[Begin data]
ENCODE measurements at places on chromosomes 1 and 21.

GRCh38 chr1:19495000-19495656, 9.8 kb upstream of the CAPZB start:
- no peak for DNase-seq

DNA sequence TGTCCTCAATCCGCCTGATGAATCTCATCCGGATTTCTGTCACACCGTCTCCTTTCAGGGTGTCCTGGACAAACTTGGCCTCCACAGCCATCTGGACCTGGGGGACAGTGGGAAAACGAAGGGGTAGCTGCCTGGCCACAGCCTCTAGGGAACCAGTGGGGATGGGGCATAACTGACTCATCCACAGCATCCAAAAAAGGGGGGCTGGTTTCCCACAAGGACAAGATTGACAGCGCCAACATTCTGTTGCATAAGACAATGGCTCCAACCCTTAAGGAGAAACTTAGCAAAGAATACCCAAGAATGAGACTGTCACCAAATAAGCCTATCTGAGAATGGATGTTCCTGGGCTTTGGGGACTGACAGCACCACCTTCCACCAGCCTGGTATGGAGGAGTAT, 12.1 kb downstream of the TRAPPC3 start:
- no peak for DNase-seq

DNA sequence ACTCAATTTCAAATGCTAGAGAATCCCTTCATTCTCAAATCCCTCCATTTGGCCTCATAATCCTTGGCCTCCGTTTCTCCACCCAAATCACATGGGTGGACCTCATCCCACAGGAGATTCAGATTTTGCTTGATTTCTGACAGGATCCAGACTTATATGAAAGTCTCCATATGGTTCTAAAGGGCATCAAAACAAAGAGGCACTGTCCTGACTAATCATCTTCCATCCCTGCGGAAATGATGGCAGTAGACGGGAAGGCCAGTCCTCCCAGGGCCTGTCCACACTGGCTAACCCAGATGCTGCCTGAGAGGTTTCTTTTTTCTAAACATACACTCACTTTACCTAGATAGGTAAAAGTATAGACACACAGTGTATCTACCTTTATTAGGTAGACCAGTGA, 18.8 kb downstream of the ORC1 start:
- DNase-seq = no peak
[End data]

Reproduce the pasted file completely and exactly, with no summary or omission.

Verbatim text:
ENCODE measurements at places on chromosomes 1 and 21.

GRCh38 chr1:19495000-19495656, 9.8 kb upstream of the CAPZB start:
- no peak for DNase-seq

DNA sequence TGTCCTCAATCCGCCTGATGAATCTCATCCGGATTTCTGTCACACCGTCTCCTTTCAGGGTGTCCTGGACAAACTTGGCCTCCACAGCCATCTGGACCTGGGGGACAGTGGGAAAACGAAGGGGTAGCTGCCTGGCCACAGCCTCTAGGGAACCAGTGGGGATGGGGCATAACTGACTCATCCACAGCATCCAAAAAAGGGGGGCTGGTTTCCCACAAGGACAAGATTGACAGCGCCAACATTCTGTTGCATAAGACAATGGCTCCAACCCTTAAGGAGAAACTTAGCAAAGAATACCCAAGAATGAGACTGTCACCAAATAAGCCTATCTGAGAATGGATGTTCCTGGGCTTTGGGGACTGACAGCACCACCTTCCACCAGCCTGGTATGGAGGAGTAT, 12.1 kb downstream of the TRAPPC3 start:
- no peak for DNase-seq

DNA sequence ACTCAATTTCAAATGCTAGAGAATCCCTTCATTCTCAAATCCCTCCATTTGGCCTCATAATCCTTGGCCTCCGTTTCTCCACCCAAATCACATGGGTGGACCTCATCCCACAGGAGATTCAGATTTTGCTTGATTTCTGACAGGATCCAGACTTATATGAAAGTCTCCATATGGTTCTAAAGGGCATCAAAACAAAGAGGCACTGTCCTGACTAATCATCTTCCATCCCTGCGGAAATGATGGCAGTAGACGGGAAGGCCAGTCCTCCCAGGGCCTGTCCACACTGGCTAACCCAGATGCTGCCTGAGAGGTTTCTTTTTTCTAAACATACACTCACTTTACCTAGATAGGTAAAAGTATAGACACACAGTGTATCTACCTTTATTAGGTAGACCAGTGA, 18.8 kb downstream of the ORC1 start:
- DNase-seq = no peak